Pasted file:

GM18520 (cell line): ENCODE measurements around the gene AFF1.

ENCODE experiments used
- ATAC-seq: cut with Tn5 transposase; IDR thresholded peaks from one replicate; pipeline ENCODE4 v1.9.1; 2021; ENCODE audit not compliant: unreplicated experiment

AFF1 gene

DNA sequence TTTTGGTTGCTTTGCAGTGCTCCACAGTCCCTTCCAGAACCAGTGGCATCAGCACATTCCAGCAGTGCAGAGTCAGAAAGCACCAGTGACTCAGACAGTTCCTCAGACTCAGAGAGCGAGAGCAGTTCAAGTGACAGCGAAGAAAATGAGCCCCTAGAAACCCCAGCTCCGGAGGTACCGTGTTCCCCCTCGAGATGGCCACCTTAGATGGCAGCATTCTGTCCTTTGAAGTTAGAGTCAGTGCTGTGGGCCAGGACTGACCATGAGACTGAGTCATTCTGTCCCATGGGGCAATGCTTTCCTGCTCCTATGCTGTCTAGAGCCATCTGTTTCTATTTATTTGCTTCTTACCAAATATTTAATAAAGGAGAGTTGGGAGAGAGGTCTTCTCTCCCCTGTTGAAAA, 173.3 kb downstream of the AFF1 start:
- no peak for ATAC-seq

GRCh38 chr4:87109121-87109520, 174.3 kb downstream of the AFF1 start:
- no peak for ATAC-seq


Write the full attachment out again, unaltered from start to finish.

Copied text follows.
GM18520 (cell line): ENCODE measurements around the gene AFF1.

ENCODE experiments used
- ATAC-seq: cut with Tn5 transposase; IDR thresholded peaks from one replicate; pipeline ENCODE4 v1.9.1; 2021; ENCODE audit not compliant: unreplicated experiment

AFF1 gene

DNA sequence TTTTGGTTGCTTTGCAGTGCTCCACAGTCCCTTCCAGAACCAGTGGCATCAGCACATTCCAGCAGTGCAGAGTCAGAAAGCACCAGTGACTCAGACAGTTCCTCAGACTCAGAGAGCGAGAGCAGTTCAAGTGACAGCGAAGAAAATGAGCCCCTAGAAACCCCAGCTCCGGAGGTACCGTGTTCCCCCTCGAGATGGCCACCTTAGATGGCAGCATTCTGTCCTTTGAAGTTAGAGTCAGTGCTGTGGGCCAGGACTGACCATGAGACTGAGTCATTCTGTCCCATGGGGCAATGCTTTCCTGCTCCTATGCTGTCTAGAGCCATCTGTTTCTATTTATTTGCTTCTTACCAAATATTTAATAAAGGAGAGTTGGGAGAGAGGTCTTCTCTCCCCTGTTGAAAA, 173.3 kb downstream of the AFF1 start:
- no peak for ATAC-seq

GRCh38 chr4:87109121-87109520, 174.3 kb downstream of the AFF1 start:
- no peak for ATAC-seq